How women in financial services can thrive under lockdown

Tracey Davies, President, Money20/20

It’s official: COVID-19 is rolling back decades of progress for women in the workplace, as 54% of initial coronavirus-related job losses were from women, according to McKinsey & Co.

The existing challenge of balancing career and home life are amplified by the pressures of working from home (whilst teaching children and taking on even greater domestic duties) amid lockdown orders. The good work being done to empower women in financial services through mentorship, training and workplace inclusivity efforts have all helped, but a focused approach is needed to tackle these challenges.

Now more than ever, organisations supporting women in banking, payments and fintech need a ground-up approach to ensure every woman has the best chance to succeed. Women – and their managers – can harness the urgency of this moment to refocus on priorities and hone in on the effort that will help them grow their careers.

As a working mother and business leader, I know full well how difficult this can be. And having had the privilege to speak to many women on their journeys through our RiseUp programme, I’ve picked my top five thoughts for making the best of life under lockdown:

  1. Outcomes over availability: So often we have accepted the assumption that we have to be constantly available, responding to emails and messages whenever they come in or risk poor perception. The reality is that COVID has changed what should have changed a long time ago. Research shows that focused attention is a finite mental resource and women need to structure and embrace on and offline periods. A key to making this work is focusing your communication and to-do list on outcomes. In a time where interruptions can be requests from colleagues or shouts from children, clear priorities around the outcomes you will deliver gives you purpose and protection as you work.
  2. Network: Most of us feel isolated sitting at home day after day. Whether it’s the silent community of a train ride, chatter in the office kitchen or networking at events, the positive social aspect of career-building is harder than ever. Aim to make at least one active network building appointment each week, whether through LinkedIn or an online community. Being visible at work has long been a challenge for women, so especially now, it’s vital to connect with others experiencing similar situations as well as male allies to support you and each other.
  3. Learn: 2020 feels like a year where time stopped, but your career will continue. Make sure you find some way to learn and engage with new ideas. Whether through podcasts, books, industry journalism, or online video content, make sure you invest in your brain; it’s your most valuable asset. Take stock of your needs and your passions, and whether it’s a personal improvement book or an online course, keep sharpening your mind.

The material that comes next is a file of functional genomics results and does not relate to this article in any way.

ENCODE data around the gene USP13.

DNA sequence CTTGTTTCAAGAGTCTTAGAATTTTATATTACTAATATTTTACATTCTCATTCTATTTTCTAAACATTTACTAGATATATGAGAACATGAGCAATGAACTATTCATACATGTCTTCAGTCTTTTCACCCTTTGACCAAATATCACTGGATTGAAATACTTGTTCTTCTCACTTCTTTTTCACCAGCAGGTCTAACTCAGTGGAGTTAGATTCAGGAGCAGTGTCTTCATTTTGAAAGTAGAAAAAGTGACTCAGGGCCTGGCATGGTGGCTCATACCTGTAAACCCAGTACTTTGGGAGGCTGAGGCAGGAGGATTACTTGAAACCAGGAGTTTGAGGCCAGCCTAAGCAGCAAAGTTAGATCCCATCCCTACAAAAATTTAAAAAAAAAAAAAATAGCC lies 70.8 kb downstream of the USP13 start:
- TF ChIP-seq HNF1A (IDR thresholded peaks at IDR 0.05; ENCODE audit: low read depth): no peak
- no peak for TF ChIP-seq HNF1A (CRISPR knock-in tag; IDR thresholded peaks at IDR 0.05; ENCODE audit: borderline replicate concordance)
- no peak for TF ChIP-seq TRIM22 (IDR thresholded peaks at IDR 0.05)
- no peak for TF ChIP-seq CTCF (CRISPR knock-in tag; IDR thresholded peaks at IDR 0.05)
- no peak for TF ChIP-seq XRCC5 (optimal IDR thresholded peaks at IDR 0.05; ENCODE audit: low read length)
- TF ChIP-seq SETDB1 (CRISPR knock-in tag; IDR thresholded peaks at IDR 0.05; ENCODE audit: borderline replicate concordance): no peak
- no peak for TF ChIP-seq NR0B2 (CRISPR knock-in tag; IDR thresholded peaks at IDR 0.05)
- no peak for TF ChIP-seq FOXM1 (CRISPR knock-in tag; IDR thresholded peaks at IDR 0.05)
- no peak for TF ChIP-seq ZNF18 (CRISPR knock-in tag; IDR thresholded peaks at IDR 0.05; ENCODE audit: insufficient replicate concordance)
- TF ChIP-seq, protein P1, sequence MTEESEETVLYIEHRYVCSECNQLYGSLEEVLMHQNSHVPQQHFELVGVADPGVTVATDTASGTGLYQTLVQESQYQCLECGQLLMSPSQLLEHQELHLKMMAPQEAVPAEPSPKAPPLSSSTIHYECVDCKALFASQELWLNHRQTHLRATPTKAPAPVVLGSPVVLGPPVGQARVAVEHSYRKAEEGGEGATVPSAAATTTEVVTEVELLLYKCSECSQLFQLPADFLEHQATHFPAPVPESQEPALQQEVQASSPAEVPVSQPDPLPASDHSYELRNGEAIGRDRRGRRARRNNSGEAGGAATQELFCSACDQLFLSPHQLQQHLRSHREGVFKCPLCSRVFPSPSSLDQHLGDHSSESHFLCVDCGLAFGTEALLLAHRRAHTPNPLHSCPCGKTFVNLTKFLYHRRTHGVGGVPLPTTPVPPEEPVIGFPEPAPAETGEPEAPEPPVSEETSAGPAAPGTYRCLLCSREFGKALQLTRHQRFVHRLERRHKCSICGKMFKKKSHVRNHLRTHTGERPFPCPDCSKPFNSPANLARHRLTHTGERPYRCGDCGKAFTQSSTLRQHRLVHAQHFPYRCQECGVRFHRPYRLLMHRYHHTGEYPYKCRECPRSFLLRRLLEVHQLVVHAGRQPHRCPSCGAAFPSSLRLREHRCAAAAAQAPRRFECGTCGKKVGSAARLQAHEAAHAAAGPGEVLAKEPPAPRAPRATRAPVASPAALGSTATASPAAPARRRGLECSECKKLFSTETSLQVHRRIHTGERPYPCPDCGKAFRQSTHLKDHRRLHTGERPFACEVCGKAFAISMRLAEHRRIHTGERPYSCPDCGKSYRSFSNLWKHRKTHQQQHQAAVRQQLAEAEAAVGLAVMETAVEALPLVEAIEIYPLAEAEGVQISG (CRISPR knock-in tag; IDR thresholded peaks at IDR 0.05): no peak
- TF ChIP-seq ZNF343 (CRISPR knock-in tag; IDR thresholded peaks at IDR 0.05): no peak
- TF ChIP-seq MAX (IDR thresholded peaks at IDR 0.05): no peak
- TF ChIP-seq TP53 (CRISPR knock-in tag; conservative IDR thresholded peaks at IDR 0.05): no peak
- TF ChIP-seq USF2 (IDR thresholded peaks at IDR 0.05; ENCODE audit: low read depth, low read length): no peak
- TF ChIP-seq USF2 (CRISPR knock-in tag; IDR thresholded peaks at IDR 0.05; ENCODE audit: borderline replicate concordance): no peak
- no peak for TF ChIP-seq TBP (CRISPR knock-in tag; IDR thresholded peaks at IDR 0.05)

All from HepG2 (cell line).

4. Pay it forward: We all remember what it was like to start out and not know how to play the game. Young women today face an even harder challenge as they learn the ropes of professional development in a remote environment. Understandably, time is tight and energy low. But if and when you can, find time to reach out to young women in your company or your industry. A simple check-in and an opportunity for them to ask questions they would have normally asked in person can make a world of difference for them. It’s also an opportunity to remind yourself of your knowledge and talents as well.
  5. Me time: We all need to take care of ourselves physically, mentally and emotionally. When everything feels chaotic, give yourself the gift of consistent exercise and good sleep. Working from home can create additional pressures from multitasking household and work demands, so remember to take 5-10 minute breaks regularly throughout the day to stay fresh and positive. You’ll be better for everyone, including yourself.

The financial industry has taken some very important steps towards becoming more gender-diverse in recent years, and there have been some very successful initiatives. There is an awareness and an acceptance that things need to change, which is a good start. The way we as an industry support women during this challenging time can set all of us to have a more inclusive and higher-performing industry when we recover. Let’s make the most of this time by empowering women to define their schedules and their needs while supporting them to build the networks and habits that will help them grow.

About the author

Tracey Davies is the President of Money20/20, the world’s leading event for the payments, fintech and financial services industry. She is in charge of driving the events global expansion and developing growth strategies for the business. Owned by Ascential PLC Money20/20 has editions in USA, Europe, Singapore and China.

Tracey has over 25 years’ experience in media, information, digital and events businesses. For the past 11 years, Tracey has been with Ascential PLC where she held a number of senior positions and developed an in-depth understanding of the global FinTech industry as well as the global retail sector and vendor ecosystem.

She is the founder of Rise Up. Rise up is an accelerator program for aspirant women in financial services across the globe to support and connect them all the way to the top.


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